Camel Hair Structure, Properties, and Commercial Products

Camel Hair Structure, Properties, and Commercial Products

Surong Hasi, Guleng Amu, Wenbin Zhang
DOI: 10.4018/978-1-7998-1604-1.ch015
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The camel coat can be divided into upper and lower layers based on the external shape. The upper layer is sparse and upright coarse wool; the lower layer is thick wool, which is mainly composed of camel cashmere mixed with small amount of coarse hair. This chapter introduces the basic characteristics of camel hair, such as morphological structure, microstructure, fiber type, and density. Then it introduces the process characteristics of camel wool, the net wool rate, camel hair grades, the photometric and thermodynamic properties of camel cashmere. Finally it gives some camel cashmere and hair products. All contents try to give detailed experimental data and images and insist on giving a more comprehensive and scientific explanation for camel hair.
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Camel hair is an animal fiber collected from the camel. The Bactrian camel gives more hair (wool) than the dromedary and is of higher quality, used for making padded cloth, quilts and mattresses, rope, clothes, tents, carpets, robes, saddle girths and blankets (Barat & Morteza, 2015). Therefore, the properties and applications of the Bactrian camel hair are mainly discussed in present chapter. Bactrian camel is a species with a history of several thousand years and closely related to human clothing, food, shelter, travel, and special commercial use. According to incomplete statistics the total number of Bactrian camels in the world would be around 2.8 million (Bright, Jing, Heller, Sirigu & Mutu, 2017) although official number in FAO database is less than one million (Faye & Bonnet, 2012). However, distribution of Bactrian camel is very limited, and mainly distributed in Mongolia, China, Kazakhstan and Kyrgyzstan, adapted to specific weather conditions of desert and semi-desert regions (Galindar & Chagan, 2012; Feng, 2007). Bactrian camels are tall and strong, covered with hair coat with different lengths and thicknesses (Figure 1). The history, population and distribution of camels worldwide were discussed in Chapter 1.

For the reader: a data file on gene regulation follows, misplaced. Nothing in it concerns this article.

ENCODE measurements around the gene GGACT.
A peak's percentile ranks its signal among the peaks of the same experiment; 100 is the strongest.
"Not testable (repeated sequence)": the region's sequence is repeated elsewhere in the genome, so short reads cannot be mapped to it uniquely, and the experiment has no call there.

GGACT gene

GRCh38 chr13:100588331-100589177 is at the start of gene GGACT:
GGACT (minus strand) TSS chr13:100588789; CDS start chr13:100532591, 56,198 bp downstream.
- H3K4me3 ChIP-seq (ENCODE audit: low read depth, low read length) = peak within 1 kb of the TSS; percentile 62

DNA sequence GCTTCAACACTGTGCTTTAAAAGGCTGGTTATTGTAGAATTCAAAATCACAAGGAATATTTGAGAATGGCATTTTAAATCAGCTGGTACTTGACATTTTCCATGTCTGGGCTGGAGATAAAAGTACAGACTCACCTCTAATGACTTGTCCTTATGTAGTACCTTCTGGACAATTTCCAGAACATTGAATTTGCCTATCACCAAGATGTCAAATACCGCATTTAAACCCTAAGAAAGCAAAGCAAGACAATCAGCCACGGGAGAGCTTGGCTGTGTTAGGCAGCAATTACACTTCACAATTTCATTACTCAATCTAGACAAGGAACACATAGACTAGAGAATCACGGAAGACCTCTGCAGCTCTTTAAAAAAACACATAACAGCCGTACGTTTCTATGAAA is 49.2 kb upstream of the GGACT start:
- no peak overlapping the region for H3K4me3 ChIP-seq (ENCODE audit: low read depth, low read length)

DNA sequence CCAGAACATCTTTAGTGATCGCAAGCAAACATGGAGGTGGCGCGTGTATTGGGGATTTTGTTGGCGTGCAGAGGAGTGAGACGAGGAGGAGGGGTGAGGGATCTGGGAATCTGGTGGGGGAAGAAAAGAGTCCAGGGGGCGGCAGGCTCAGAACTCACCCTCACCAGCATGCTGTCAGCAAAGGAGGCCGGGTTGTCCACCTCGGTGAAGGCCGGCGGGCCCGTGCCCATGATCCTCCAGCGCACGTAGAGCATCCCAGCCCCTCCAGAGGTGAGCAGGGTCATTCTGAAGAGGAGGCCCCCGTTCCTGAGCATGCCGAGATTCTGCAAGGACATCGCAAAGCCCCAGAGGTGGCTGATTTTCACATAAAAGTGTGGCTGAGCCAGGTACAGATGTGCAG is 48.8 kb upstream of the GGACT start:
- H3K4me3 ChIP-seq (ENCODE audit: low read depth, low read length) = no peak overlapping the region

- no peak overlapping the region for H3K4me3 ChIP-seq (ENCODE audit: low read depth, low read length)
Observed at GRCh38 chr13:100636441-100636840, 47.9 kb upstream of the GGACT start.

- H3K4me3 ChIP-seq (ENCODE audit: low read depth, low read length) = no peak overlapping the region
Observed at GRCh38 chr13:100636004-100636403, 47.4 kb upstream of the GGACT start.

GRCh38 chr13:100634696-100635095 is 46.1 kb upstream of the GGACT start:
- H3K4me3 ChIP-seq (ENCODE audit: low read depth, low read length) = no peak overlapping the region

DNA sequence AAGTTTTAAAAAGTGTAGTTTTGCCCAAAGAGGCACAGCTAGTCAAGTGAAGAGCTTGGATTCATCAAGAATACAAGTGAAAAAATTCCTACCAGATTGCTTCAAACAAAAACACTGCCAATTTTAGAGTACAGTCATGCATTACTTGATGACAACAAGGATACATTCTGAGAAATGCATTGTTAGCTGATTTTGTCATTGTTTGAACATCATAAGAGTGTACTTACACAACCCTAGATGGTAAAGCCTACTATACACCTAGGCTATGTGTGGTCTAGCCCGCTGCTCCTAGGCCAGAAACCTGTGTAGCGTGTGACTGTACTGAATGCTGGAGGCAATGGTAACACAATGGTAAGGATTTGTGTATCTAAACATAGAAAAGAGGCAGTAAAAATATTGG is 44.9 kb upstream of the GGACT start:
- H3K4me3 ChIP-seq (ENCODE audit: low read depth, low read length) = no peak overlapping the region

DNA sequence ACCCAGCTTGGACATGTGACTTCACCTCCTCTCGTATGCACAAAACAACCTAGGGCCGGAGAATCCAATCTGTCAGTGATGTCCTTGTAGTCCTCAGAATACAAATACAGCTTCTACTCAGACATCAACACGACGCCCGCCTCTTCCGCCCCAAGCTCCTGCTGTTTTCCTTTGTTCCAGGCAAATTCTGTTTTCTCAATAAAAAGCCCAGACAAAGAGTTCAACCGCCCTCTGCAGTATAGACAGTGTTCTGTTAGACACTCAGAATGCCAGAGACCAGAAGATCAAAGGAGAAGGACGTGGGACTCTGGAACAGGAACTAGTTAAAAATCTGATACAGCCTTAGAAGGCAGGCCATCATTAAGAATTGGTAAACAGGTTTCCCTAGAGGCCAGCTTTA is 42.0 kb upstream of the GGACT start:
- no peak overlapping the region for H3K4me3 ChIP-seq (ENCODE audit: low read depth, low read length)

Figure 1.

The hair coat of a bactrian camel

Photo courtesy of Mr. Zhang Wenbin, Bactrian Camel Institute of Alasha, Inner Mongolia (2019)

The coat of Bactrian camel belongs to mixed hair, that is, heterogeneous hair, including long hair, coarse hair and soft hair (Feng, 2007; Wei, Yin, & Wang, 1985). The Bactrian camel hair is irregular and has no obvious braided or clustered structure due to the slender camel hair fibers, curved and less of oil sweat. The hair bundle of the coat is centered on a coarse hair, and there are several or even a dozen soft hair with varying thickness around it. Therefore, based on the external shape, camel coat can be divided into upper and lower layers, the upper layer is composed of sparse and upright coarse hair (also contain long hair in certain areas), and the lower layer is composed of thick soft hair (Figure 2).

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